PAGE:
Sunday, April 30, 2017

A Westerner’s Journey to the East

Can Mindful Meditation
Overcome Trumpism?

            Raised as I was by a rational mother who educated herself by reading the world’s great books, I was discouraged from pursuing meditation. Paraphrasing Carl Jung, my mother believed that meditation was an eastern thing—passive and inwardly directed—whereas western man’s nature is active and outwardly directed. Therefore an American or European who meditates is as out of place in his culture as an Indian selling life insurance might have been in his.
            At least that’s the way it was before the eastern gurus began sending their best and brightest to England and America to teach we highly amped westerners how to cool our over-heated frontal lobes with the practice of yoga meditation. Exactly what western man was not supposed to do!
            But there was no turning back the hemispheric change, which entered our pop culture in the 1960s and ‘70s as a further, safer step beyond psychedelic drugs—a viable if less spectacular substitute for getting high—and best of all it was free. You didn’t have to score. You became your own supplier.
Jose Silva
            My first introduction to what I’d call entry-level meditation was an editorial assignment for a weekly alternative newspaper to cover a week-long workshop in a program called Alpha Awareness. It was a generic brand of Silva Mind Control, run by a former Silva instructor who’d in some way rebranded his master’s product without legal challenge and now traveled about offering a Silva course under a new name and a discounted price. A couple dozen people turned out to avail themselves of the bargain.
            For my part, I took to Alpha Awareness like the proverbial duck-to-water and practiced it regularly for five or six years—counting down to my “level,” establishing my laboratory with its beachfront view, relaxing completely in my own safe space, watching the flow of scenes and faces streaming by my closed eyes as I tried, according to instructions, to program my subconscious mind to manifest my desires.
            Before long I went through a career change from part-time journalist to part-time playwright and actor in my own community theater company which then evolved into hired actor and playwright working for several different theaters in our locality.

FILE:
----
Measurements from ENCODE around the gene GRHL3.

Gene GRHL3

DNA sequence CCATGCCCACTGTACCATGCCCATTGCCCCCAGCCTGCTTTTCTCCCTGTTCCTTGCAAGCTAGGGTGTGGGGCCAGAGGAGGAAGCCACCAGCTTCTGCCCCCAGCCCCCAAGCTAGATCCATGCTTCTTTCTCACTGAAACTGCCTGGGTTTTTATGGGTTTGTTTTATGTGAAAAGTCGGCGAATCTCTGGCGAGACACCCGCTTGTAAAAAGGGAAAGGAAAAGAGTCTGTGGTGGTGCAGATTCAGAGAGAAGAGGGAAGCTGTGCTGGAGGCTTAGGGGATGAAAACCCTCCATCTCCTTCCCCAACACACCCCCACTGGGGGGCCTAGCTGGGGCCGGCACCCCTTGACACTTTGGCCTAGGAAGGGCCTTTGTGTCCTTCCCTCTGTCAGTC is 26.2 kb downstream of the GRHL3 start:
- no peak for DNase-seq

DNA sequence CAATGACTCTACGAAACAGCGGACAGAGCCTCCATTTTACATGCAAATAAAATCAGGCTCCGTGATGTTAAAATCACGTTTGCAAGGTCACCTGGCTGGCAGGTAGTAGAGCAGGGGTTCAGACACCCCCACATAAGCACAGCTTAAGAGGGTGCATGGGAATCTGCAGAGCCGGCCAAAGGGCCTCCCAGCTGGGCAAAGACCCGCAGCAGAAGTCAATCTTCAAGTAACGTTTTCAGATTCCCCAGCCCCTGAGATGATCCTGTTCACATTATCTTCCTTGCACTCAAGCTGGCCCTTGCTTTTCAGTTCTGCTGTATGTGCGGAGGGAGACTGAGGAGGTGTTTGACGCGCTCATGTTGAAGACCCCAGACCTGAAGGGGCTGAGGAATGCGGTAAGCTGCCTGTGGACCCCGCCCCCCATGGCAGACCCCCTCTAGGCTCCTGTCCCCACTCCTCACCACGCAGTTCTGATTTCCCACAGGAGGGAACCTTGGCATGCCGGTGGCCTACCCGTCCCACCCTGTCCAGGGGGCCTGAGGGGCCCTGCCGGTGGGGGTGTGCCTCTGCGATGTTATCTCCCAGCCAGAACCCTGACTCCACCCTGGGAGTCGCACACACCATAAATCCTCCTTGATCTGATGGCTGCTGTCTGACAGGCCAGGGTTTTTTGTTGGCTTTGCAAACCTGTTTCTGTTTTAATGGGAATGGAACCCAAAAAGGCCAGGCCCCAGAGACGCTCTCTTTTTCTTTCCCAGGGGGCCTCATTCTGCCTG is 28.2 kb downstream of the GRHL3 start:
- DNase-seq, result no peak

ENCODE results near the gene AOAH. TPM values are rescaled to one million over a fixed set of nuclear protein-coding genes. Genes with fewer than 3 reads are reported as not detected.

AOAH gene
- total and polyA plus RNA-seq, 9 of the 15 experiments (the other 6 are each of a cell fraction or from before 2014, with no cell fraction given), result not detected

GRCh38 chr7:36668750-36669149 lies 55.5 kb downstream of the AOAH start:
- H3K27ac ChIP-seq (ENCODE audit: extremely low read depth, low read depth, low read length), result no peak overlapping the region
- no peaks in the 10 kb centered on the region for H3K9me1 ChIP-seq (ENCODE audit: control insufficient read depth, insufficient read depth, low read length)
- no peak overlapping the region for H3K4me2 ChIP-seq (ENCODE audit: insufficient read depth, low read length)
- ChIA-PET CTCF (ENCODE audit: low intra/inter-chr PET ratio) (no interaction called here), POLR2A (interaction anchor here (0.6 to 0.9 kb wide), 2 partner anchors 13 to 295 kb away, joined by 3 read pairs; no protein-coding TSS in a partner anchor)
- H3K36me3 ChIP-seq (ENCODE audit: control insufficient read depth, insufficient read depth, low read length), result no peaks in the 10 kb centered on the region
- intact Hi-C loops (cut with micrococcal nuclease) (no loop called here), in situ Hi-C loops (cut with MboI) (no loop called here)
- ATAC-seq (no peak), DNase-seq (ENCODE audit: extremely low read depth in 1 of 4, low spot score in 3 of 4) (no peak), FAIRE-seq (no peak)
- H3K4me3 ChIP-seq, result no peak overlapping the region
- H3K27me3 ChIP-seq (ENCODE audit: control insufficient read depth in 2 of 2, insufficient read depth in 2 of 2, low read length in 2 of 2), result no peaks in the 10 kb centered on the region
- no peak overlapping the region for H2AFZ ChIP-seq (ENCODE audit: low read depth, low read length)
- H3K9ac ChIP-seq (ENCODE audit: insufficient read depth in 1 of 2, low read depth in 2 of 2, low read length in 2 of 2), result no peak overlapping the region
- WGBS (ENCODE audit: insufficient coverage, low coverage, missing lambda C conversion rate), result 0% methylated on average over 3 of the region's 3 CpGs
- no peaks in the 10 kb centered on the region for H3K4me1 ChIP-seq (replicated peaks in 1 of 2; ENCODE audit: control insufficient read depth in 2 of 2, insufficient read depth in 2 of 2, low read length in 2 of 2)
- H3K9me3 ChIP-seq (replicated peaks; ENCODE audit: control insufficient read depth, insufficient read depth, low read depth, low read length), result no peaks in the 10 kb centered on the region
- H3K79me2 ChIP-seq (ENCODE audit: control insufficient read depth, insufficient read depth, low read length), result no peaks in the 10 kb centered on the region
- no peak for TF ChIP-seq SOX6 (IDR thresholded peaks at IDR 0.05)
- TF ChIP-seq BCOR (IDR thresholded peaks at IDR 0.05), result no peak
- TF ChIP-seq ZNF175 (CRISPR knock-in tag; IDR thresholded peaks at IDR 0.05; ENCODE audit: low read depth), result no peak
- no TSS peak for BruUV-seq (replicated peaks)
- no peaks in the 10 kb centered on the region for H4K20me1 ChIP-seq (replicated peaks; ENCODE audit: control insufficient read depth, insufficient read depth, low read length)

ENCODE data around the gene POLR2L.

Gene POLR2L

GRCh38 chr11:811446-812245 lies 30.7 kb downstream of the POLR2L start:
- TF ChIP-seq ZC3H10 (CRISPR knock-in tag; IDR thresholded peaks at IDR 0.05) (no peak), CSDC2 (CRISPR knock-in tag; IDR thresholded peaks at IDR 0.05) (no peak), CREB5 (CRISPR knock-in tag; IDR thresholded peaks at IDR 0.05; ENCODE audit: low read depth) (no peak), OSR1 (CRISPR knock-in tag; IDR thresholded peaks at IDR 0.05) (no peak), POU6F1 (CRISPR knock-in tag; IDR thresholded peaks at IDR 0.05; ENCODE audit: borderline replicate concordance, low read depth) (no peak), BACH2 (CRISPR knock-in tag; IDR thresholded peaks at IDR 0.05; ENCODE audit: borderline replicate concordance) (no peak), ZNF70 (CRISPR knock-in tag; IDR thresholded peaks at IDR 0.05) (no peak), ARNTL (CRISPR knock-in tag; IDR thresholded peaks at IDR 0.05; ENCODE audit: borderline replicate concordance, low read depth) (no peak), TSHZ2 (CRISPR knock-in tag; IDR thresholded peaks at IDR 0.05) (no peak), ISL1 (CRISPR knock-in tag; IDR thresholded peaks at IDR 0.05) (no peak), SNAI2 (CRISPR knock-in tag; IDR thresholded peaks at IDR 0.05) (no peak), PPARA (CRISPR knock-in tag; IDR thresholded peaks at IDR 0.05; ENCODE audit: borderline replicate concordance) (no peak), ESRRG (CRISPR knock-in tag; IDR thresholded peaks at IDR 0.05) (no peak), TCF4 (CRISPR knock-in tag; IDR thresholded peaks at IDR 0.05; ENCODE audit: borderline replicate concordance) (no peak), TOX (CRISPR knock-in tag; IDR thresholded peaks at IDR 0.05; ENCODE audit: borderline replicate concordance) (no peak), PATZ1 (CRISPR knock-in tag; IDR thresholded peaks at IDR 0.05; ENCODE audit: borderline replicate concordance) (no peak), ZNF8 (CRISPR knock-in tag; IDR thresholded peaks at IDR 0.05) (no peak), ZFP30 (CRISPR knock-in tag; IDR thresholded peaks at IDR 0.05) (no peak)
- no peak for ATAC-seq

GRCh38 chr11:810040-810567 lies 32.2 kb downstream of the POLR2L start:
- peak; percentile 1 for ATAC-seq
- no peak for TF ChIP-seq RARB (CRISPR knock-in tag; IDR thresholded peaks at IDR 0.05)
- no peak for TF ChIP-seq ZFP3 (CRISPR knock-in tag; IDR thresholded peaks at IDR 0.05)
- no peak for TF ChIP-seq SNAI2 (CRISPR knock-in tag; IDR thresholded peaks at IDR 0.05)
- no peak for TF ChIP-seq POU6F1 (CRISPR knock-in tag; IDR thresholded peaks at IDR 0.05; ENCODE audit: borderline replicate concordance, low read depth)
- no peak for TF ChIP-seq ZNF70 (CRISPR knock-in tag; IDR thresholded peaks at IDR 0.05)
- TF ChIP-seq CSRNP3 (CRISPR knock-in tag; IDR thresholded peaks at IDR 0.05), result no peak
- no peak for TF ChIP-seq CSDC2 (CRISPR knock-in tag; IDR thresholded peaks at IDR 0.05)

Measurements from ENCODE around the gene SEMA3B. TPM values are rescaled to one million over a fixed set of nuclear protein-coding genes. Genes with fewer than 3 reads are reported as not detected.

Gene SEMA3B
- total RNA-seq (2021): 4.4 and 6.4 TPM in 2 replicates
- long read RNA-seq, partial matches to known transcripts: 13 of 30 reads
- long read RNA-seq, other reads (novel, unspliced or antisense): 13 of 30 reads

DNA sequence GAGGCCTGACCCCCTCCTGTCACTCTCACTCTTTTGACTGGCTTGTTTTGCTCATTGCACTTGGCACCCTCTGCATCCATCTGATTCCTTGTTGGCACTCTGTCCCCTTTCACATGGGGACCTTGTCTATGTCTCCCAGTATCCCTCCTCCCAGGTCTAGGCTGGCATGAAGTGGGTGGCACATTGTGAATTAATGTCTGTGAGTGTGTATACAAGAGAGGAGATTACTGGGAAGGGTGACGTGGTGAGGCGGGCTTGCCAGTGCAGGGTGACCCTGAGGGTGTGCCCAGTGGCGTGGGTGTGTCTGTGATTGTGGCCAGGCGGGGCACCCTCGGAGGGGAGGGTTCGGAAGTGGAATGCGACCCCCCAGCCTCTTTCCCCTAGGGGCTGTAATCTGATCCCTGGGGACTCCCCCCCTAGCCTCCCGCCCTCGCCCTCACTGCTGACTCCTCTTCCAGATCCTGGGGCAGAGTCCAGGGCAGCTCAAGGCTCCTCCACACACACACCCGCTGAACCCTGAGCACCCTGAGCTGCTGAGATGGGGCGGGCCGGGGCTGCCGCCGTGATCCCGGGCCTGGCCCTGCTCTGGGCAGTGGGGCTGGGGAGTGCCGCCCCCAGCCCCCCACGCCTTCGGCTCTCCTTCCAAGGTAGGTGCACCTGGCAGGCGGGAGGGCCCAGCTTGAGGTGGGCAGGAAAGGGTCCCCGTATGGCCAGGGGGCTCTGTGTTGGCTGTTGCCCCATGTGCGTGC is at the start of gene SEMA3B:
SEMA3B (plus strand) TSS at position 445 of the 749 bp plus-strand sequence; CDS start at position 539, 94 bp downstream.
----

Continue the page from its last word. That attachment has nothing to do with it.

To supplement my irregular income in theater, which was generally less than my desires, if not my needs, allowed, I found a job that required more of my attention than the deep relaxation of self-hypnosis provided. I began to work as an art school model. For the next dozen years I met my day-to-day expenses by offering my nude body to college students, many of them fine arts majors, to draw, paint, and sculpt for what was for me at the time a pretty good hourly wage.

Think This Is Easy?
            But to reach that level of success where I was under contract or on call at half a dozen college art departments, I had to pass through an initiation into radical mindfulness. Holding an interesting pose without moving for twenty, thirty, forty minutes, even up to an hour, is a practice in itself. In time I learned to breathe into all the pockets of pain developing in my body as a pose went on. I learned to relieve the aches with the subtlest of motions that, even with all the eyes of a class upon me, no one detected. This required a near-laser focus on my body in space at any given moment, rushing relief to any distressed part like a nurse on call. Emergency! Cramp in left thigh!
            Aside from addressing my muscle aches and numb limbs from blocked circulation, I spent many an hour in art class over those years in a rarefied space where hallucinations danced on the walls—wagon trains, animal faces, Egyptian princesses and African dancers, images of people I’d never met, occasionally of people I knew. It was liberating, in a strange way—to be so confined in body yet so free in my mind. It reminded me of The Hanged Man card in the Tarot deck, a paradox containing a reward worth a lot more than ten or fifteen bucks an hour to me.
           And it all came about from a fixed attention on my breath—in and out, in and out. Nothing dramatic, just a very slowly developing cumulative effect.
            In the mid-1990s I began practicing a sit-down meditation of at least 20 minutes every morning and evening, following instructions periodically mailed from Self-Realization Fellowship, an institution founded by Paramahansa Yogananda to transmit the teachings and practices of his line of Hindu gurus to the spiritually ignorant West.
Yogananda
Yogananda, by all accounts an enlightened master himself, came to America from India in the early 20th century and became popular as a teacher, writer, and lecturer on religious and metaphysical subjects.
            Practicing these mail-order lessons for three years left me rather devout, but the organization putting them out disappointed me for its orthodoxy. After Yogananda passed away, it seemed his breadth of spirit also passed away from the institution he’d founded. That seems to happen regularly between master and disciples.
            Following my own regimen, then, I continued meditating daily into the millennium and beyond, a practice supported when I joined a Buddhist sangha focused on the teachings of Thich Nhat Hanh, the internationally known Vietnamese monk who has spread his gentle brand of Zen Buddhism around the world.